Cybersecurity Business Protection for Small Businesses

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Small employers often don’t consider themselves targets for cyberattacks. They may believe that because of their size they have nothing worth stealing. However, with growing sophistication, cybercriminals are more and more attracted to small businesses for the valuable information they do possess: employee and customer data, bank account information, and a business’ financial and intellectual property.

The U.S. Small Business Administration offers valuable tips to help businesses protect themselves. In addition, owners and entrepreneurs may want to consider adding a Cyber Liability insurance policy. Despite the danger it poses, cyber crime is usually excluded from most traditional commercial plans.

As a full service, independent agency, Basi Insurance represents multiple commercial carriers. Through our Cyber Liability insurance programs, we offer a selection of coverages that can help protect against:

  • Cyber breach or intrusion.
  • Unauthorized release of Personally Identifiable Information (PII), Personal Health Information (PHI), and other privacy breaches.
  • Regulatory claims and legal defense needs.
  • Business income and digital asset restoration losses.

As a local and small business ourselves, Basi Insurance is committed to helping clients find policies that best fits their needs. Our focus remains on providing personalized attention with exceptional customer service. Call for more information at 209-847-3065.

Top Ten Cybersecurity Tips1

  1. Protect against viruses, spyware, and other malicious code
    Make sure each of your business’s computers are equipped with antivirus software and antispyware and update regularly. Such software is readily available online from a variety of vendors. All software vendors regularly provide patches and updates to their products to correct security problems and improve functionality. Configure all software to install updates automatically.

 

  1. Secure your networks
    Safeguard your Internet connection by using a firewall and encrypting information.  If you have a Wi-Fi network, make sure it is secure and hidden. To hide your Wi-Fi network, set up your wireless access point or router so it does not broadcast the network name, known as the Service Set Identifier (SSID). Password protect access to the router.

 

  1. Establish security practices and policies to protect sensitive information
    Establish policies on how employees should handle and protect personally identifiable information and other sensitive data.  Clearly outline the consequences of violating your business’s cybersecurity policies.

 

  1. Educate employees about cyberthreats and hold them accountable
    Educate your employees about online threats and how to protect your business’s data, including safe use of social networking sites.  Depending on the nature of your business, employees might be introducing competitors to sensitive details about your firm’s internal business. Employees should be informed about how to post online in a way that does not reveal any trade secrets to the public or competing businesses.  Hold employees accountable to the business’s Internet security policies and procedures.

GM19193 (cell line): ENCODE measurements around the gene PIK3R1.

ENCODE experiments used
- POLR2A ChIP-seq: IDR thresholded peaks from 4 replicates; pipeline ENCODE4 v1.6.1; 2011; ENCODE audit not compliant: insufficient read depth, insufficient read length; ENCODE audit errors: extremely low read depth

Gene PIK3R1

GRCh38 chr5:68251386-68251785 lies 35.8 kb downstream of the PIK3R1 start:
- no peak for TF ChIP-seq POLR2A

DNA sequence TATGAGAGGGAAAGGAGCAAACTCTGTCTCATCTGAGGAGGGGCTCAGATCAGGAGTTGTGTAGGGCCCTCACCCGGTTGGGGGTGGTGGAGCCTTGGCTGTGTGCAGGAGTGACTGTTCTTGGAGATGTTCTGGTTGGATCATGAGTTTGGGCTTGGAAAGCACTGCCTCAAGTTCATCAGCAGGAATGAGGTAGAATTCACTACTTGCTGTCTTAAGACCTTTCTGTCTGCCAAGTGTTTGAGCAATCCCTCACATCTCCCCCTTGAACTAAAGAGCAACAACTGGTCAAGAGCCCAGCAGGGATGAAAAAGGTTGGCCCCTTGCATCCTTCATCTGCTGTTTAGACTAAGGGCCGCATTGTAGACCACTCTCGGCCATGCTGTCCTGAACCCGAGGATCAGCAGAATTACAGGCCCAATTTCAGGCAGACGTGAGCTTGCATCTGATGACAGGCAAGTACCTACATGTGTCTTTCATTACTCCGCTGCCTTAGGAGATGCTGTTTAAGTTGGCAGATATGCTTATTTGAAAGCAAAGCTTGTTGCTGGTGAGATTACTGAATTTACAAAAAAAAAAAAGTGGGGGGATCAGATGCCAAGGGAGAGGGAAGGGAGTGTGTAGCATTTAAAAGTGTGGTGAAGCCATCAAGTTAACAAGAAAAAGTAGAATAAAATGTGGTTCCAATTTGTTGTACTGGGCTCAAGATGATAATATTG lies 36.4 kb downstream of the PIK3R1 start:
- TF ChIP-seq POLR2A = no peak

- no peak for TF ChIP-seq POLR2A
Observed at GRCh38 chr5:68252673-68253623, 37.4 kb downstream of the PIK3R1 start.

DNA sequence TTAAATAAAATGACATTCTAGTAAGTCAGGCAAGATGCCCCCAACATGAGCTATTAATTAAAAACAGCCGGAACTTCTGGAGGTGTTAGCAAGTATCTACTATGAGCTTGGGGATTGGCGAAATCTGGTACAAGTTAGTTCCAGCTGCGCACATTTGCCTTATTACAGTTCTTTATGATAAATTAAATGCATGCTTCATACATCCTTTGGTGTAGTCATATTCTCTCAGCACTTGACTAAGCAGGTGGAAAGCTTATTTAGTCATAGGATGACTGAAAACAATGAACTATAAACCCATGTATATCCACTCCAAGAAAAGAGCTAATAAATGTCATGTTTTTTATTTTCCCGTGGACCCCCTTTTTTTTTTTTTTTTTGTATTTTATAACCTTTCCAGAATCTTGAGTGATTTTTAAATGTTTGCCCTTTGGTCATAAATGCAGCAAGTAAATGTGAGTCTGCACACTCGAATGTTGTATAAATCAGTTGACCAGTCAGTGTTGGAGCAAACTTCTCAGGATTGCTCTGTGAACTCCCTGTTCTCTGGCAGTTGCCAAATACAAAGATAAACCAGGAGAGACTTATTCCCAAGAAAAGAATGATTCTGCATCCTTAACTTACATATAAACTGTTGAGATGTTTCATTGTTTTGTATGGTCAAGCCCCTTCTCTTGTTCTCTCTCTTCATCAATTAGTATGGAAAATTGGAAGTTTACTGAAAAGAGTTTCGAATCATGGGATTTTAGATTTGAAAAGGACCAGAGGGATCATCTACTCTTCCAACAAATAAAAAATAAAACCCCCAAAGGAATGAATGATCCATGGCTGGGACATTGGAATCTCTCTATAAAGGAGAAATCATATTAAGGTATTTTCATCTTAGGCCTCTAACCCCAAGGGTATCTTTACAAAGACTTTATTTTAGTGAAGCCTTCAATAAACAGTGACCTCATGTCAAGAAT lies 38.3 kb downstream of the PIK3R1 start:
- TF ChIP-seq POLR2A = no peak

1. Require employees to use strong passwords and to change them often
    Consider implementing multifactor authentication that requires additional information beyond a password to gain entry. Check with your vendors that handle sensitive data, especially financial institutions, to see if they offer multifactor authentication for your account.

 

  1. Employ best practices on payment cards.
    Work with your banks or card processors to ensure the most trusted and validated tools and anti-fraud services are being used. You may also have additional security obligations related to agreements with your bank or processor. Isolate payment systems from other, less secure programs and do not use the same computer to process payments and surf the Internet.

 

  1. Make backup copies of important business data and information
    Regularly backup the data on all computers. Critical data includes word processing documents, electronic spreadsheets, databases, financial files, human resources files, and accounts receivable/payable files. Backup data automatically if possible, or at least weekly, and store the copies either offsite or on the cloud.

 

  1. Control physical access to computers and network components
    Prevent access or use of business computers by unauthorized individuals. Laptops can be particularly easy targets for theft or can be lost, so lock them up when unattended. Make sure a separate user account is created for each employee and require strong passwords. Administrative privileges should only be given to trusted IT staff and key personnel.

 

  1. Create a mobile device action plan
    Mobile devices can create significant security and management challenges, especially if they hold confidential information or can access the corporate network. Require users to password protect their devices, encrypt their data, and install security apps to prevent criminals from stealing information while the phone is on public networks. Be sure to set reporting procedures for lost or stolen equipment.

 

  1. Protect all pages on your public-facing websites, not just the checkout and sign-up pages

1Source: U.S. Small Business Administration, https://www.sba.gov/managing-business/cybersecurity/top-ten-cybersecurity-tips. Accessed: April 28, 2017.

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